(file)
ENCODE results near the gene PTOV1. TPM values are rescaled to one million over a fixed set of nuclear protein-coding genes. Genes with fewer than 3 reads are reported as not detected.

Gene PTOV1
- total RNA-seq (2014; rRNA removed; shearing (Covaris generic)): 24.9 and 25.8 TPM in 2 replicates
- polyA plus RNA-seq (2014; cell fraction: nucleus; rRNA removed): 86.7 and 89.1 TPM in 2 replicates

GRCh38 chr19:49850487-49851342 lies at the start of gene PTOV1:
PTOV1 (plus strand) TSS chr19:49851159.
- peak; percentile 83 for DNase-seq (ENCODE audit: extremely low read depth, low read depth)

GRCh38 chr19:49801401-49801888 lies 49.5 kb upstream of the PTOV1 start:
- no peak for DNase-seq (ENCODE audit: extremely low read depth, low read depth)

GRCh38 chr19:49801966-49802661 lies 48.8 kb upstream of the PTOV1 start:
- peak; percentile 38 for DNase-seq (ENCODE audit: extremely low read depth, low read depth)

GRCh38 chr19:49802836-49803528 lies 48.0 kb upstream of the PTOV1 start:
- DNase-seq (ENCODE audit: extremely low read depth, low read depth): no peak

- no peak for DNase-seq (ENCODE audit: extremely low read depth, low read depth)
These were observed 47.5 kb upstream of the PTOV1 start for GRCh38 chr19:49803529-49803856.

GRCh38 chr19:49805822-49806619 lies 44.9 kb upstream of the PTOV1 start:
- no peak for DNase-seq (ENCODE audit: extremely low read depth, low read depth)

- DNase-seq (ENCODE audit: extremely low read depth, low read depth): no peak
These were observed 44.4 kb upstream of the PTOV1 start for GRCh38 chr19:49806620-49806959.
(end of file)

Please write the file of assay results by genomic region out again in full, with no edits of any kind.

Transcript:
ENCODE results near the gene PTOV1. TPM values are rescaled to one million over a fixed set of nuclear protein-coding genes. Genes with fewer than 3 reads are reported as not detected.

Gene PTOV1
- total RNA-seq (2014; rRNA removed; shearing (Covaris generic)): 24.9 and 25.8 TPM in 2 replicates
- polyA plus RNA-seq (2014; cell fraction: nucleus; rRNA removed): 86.7 and 89.1 TPM in 2 replicates

GRCh38 chr19:49850487-49851342 lies at the start of gene PTOV1:
PTOV1 (plus strand) TSS chr19:49851159.
- peak; percentile 83 for DNase-seq (ENCODE audit: extremely low read depth, low read depth)

GRCh38 chr19:49801401-49801888 lies 49.5 kb upstream of the PTOV1 start:
- no peak for DNase-seq (ENCODE audit: extremely low read depth, low read depth)

GRCh38 chr19:49801966-49802661 lies 48.8 kb upstream of the PTOV1 start:
- peak; percentile 38 for DNase-seq (ENCODE audit: extremely low read depth, low read depth)

GRCh38 chr19:49802836-49803528 lies 48.0 kb upstream of the PTOV1 start:
- DNase-seq (ENCODE audit: extremely low read depth, low read depth): no peak

- no peak for DNase-seq (ENCODE audit: extremely low read depth, low read depth)
These were observed 47.5 kb upstream of the PTOV1 start for GRCh38 chr19:49803529-49803856.

GRCh38 chr19:49805822-49806619 lies 44.9 kb upstream of the PTOV1 start:
- no peak for DNase-seq (ENCODE audit: extremely low read depth, low read depth)

- DNase-seq (ENCODE audit: extremely low read depth, low read depth): no peak
These were observed 44.4 kb upstream of the PTOV1 start for GRCh38 chr19:49806620-49806959.